Although the Republican Party is following the same line as the president regarding the repeal of Obamacare, frictions might rapidly emerge regarding this programme, which will inevitably increase public debt. In this sense, Paul Ryan, Speaker of the US House of Representatives, could well be the real leader of the opposition during Trump's first term.

Politically speaking, the tax cut plan is likely to gain a broader consensus. Historically, tax credits (such as those voted in 2001 and 2008) have led to a rise in consumption, particularly by the poorest, and by debt-burdened households. Sixty to 70% of the money distributed is mostly spent in the following months, and the risk of hoarding is rather low. 

The only noticeable difference with previous periods is that this measure intervenes outside a crisis, so it can be supposed that a larger proportion than usual may be saved, above all by middle class households.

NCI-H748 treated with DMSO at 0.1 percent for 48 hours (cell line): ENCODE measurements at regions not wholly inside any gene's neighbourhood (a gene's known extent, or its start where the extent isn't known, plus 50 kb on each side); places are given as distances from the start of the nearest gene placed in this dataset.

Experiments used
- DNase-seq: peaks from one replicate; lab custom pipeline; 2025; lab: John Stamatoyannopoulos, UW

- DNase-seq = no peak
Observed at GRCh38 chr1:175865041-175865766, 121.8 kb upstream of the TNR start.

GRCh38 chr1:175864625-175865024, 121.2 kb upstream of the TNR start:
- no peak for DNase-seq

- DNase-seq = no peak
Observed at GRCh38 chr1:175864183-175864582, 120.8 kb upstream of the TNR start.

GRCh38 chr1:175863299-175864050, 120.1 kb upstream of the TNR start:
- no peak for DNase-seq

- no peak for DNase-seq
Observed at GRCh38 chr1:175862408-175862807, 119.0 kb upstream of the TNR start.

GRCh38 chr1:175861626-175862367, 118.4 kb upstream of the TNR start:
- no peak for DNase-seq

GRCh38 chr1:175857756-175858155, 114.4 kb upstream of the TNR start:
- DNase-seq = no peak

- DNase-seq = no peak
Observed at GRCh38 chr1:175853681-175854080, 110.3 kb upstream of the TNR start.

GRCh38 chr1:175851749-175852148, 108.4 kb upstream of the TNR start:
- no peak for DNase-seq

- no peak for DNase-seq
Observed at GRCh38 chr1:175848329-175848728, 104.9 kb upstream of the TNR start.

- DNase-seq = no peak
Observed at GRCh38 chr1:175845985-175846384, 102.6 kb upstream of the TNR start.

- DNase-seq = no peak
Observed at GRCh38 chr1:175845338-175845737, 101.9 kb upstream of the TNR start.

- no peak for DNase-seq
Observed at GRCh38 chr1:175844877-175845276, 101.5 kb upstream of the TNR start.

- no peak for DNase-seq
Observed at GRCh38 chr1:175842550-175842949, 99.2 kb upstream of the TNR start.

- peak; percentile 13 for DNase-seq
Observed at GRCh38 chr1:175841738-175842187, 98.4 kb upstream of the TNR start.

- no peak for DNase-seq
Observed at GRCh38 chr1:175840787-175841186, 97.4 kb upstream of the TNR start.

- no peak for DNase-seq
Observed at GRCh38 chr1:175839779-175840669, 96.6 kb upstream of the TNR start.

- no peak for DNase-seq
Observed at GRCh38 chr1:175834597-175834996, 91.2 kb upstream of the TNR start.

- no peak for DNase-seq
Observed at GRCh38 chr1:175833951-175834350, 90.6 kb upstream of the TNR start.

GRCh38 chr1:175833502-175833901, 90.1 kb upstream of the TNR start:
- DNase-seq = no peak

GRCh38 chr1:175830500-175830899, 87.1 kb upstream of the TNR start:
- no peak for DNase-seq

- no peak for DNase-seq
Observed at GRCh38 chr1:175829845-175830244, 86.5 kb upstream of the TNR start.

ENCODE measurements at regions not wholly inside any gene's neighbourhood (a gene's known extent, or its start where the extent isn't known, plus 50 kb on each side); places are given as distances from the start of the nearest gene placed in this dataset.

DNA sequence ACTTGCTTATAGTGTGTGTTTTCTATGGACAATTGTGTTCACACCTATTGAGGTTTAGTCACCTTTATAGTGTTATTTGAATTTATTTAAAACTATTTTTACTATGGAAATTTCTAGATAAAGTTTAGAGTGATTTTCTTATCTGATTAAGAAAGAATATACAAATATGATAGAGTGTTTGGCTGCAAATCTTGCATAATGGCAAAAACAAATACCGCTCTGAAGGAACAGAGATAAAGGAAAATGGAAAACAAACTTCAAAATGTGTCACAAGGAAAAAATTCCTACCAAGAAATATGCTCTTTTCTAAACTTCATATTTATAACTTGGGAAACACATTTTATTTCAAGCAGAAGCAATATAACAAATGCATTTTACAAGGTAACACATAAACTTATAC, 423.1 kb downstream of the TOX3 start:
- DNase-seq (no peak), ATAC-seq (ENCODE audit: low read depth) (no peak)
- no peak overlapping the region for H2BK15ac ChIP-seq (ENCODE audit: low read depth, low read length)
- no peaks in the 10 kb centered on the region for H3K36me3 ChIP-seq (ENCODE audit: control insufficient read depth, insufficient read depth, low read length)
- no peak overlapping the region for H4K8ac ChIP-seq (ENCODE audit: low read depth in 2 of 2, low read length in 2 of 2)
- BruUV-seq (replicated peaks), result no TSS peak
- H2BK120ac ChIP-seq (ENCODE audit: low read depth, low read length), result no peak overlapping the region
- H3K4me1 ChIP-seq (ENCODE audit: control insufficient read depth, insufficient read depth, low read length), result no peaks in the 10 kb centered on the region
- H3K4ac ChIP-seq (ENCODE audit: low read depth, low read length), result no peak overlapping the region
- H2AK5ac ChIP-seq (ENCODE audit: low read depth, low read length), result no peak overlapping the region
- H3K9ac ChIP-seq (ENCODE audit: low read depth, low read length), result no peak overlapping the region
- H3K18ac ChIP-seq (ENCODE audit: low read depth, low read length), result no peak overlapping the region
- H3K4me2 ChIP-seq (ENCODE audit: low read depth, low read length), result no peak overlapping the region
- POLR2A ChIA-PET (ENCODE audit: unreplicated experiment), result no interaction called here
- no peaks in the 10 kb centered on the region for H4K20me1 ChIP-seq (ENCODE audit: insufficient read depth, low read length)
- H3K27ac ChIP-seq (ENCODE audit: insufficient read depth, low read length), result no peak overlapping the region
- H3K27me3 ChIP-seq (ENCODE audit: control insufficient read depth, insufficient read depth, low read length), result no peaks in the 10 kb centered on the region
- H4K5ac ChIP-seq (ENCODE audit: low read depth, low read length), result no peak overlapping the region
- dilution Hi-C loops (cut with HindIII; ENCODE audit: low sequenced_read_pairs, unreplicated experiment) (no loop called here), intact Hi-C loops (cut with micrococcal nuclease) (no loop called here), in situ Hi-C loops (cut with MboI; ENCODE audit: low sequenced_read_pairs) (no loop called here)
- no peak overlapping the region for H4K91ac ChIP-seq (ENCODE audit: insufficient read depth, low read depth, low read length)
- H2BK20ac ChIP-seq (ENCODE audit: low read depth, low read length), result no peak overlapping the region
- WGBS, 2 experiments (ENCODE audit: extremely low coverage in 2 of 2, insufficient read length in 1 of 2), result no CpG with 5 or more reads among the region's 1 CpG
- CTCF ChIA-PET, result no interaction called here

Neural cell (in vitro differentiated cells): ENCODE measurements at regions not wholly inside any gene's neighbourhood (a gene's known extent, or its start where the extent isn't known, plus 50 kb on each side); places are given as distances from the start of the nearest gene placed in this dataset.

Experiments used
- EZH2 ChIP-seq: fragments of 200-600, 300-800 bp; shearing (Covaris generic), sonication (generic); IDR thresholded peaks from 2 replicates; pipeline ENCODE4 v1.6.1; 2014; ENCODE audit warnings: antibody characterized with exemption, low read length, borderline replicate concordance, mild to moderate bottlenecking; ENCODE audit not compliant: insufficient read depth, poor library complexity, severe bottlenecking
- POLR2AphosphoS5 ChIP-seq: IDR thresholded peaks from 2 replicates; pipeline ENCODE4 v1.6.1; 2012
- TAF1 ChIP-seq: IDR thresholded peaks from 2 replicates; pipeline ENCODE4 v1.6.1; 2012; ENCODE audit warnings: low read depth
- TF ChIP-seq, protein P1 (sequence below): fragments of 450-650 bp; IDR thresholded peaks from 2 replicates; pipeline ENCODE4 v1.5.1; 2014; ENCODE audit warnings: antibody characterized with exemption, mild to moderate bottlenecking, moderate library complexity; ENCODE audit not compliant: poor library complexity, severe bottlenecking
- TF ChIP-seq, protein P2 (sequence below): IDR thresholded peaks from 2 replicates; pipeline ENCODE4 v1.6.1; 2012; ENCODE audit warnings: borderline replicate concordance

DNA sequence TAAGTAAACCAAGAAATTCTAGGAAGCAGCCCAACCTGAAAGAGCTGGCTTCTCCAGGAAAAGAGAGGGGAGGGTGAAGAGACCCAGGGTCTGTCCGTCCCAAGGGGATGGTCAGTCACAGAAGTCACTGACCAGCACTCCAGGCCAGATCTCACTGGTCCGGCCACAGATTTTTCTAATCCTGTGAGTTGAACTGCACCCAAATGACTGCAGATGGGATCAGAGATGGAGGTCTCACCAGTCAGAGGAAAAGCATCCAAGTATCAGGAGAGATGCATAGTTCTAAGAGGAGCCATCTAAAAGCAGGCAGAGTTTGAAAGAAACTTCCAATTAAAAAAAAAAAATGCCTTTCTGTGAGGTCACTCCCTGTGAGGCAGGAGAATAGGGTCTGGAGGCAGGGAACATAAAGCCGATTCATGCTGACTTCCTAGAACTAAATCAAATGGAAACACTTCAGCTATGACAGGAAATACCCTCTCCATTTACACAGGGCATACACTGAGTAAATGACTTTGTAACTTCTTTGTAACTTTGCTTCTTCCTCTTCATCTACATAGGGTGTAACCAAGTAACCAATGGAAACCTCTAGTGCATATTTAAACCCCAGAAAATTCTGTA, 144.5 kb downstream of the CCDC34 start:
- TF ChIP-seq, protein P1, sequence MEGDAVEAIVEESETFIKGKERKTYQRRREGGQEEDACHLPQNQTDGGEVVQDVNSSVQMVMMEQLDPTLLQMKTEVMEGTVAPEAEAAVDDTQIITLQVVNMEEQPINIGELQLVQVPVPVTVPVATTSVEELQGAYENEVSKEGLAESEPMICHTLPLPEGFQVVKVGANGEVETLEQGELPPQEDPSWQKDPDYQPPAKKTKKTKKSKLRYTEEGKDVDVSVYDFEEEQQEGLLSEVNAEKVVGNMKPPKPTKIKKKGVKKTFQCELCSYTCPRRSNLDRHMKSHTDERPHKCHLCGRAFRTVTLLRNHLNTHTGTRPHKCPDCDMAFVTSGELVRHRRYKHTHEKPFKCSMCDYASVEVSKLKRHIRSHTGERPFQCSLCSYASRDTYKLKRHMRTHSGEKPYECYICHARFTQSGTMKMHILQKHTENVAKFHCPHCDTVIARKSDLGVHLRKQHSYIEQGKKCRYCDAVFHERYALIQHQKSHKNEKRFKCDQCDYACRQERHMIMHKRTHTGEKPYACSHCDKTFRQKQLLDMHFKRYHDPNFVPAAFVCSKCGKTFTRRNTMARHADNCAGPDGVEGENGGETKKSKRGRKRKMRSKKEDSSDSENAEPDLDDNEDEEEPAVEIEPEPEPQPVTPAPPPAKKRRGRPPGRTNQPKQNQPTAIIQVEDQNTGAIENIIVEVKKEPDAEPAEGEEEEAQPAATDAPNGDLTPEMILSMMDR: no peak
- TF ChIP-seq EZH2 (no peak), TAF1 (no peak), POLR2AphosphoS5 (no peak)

A new era of conflicts

The second point to be raised is to consider the relationships that Trump will have with his main partners. A little reminder for future reference is Trump's favourite quote from the Bible: "eye for eye, tooth for tooth". It is almost certain the Trump presidency will herald a new era of conflict, both at home and abroad. 

The American president is, above all, a businessman (not a "madman" as one of my Belgian colleagues dubbed him). He is an opportunist who will favour opportunistic alliances, rather like China does, which could initially seriously confuse the US' European partners.

As far as trade is concerned: Trump portrays himself as a champion of protectionism. Contrary to what one might think, this is not a posture, but certainly a conviction on his part. At the end of the 1980s, he had already spoken publicly against free-trade agreements. Protectionism is intrinsically linked to US political history. The economic development of the country was built to a large extent on protectionism during the 19th century.